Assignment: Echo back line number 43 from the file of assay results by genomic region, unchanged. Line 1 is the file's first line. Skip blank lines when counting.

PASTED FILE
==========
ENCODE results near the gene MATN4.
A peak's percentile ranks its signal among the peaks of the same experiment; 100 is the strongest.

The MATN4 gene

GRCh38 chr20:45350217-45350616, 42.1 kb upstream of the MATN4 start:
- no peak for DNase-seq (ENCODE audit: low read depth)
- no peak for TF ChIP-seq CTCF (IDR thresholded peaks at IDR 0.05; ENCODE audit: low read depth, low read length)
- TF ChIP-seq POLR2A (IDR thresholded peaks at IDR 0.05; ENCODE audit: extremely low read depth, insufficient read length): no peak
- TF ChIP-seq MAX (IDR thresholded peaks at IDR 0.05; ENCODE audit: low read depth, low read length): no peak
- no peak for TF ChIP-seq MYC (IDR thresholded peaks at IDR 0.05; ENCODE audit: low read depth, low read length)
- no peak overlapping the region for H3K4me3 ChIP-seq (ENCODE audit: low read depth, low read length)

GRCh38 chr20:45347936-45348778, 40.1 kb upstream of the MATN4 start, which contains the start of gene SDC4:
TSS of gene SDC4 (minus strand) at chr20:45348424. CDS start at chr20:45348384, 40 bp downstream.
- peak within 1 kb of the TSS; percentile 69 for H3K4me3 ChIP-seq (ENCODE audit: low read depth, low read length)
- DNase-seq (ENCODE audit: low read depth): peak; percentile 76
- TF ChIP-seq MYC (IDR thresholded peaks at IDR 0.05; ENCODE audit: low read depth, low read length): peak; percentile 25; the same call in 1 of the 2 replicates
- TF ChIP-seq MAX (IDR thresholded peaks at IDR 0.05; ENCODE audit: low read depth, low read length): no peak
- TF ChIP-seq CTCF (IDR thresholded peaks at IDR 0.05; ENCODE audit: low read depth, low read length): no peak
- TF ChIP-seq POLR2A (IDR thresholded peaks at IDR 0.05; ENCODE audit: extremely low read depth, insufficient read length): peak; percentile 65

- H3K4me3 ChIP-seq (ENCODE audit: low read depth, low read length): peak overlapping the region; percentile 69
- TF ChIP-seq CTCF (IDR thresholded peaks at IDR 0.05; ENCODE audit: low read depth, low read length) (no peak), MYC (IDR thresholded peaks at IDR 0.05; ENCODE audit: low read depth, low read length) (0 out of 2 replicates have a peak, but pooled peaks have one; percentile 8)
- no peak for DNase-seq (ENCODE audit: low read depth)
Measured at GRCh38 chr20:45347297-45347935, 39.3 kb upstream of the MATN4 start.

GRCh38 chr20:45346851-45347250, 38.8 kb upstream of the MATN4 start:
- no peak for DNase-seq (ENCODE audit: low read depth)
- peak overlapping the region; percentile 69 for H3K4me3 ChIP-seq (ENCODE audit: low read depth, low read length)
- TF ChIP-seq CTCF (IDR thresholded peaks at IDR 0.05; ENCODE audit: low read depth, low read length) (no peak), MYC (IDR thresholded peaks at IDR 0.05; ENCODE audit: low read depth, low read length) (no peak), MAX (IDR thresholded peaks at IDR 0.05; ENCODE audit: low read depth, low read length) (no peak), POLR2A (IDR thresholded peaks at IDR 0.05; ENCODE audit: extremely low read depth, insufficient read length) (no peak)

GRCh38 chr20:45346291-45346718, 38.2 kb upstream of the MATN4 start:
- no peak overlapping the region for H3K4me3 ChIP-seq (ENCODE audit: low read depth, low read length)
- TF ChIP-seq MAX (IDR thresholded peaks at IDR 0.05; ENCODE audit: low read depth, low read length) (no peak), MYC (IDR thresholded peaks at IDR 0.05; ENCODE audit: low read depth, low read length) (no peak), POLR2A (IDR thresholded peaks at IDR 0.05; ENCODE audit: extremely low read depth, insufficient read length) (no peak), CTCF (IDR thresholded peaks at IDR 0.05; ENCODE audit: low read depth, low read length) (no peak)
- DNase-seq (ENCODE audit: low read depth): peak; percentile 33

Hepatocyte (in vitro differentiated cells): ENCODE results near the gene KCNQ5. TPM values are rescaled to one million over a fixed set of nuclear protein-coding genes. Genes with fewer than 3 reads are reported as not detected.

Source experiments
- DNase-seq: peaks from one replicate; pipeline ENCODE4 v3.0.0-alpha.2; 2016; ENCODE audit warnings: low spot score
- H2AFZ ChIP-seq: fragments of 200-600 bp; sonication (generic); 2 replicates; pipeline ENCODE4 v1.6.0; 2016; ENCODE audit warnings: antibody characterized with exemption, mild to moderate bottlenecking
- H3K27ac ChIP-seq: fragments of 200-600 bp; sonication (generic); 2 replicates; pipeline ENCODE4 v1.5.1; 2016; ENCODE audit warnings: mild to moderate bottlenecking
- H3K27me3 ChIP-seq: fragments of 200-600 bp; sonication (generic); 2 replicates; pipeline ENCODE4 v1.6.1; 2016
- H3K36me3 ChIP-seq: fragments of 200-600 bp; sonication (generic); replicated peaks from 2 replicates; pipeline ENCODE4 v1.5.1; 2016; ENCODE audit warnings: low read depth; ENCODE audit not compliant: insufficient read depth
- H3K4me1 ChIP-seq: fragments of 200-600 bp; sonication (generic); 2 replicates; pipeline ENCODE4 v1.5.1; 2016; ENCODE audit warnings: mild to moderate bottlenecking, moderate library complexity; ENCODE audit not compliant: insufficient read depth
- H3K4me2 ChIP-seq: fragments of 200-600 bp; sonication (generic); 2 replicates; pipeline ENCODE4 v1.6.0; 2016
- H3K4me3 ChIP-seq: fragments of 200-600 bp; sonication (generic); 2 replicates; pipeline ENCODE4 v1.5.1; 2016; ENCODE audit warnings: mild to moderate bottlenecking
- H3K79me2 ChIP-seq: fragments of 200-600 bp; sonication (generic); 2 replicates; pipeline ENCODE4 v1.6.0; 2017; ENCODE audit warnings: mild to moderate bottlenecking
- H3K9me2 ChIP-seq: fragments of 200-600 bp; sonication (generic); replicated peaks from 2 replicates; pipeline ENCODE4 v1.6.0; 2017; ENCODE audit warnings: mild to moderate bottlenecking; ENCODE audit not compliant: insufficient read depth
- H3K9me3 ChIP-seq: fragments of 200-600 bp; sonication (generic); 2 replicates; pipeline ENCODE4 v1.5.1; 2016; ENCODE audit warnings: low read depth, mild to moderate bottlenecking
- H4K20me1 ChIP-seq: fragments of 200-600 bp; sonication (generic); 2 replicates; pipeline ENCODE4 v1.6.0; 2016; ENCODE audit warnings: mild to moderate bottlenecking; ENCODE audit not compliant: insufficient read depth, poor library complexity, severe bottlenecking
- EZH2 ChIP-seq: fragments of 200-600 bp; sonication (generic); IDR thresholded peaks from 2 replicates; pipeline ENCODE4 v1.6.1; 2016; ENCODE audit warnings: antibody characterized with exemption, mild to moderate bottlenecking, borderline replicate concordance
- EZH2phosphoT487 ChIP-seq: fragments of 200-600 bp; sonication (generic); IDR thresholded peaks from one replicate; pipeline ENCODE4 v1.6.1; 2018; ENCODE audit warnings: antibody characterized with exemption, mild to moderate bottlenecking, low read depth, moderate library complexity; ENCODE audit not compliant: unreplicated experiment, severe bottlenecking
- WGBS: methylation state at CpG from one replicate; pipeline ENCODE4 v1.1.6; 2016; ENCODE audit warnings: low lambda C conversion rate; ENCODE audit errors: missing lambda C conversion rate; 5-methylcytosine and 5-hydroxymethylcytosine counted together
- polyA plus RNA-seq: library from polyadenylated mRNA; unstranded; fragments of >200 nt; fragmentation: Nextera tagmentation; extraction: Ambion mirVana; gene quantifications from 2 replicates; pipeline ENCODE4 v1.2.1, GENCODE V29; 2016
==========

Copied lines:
- H3K9me3 ChIP-seq: fragments of 200-600 bp; sonication (generic); 2 replicates; pipeline ENCODE4 v1.5.1; 2016; ENCODE audit warnings: low read depth, mild to moderate bottlenecking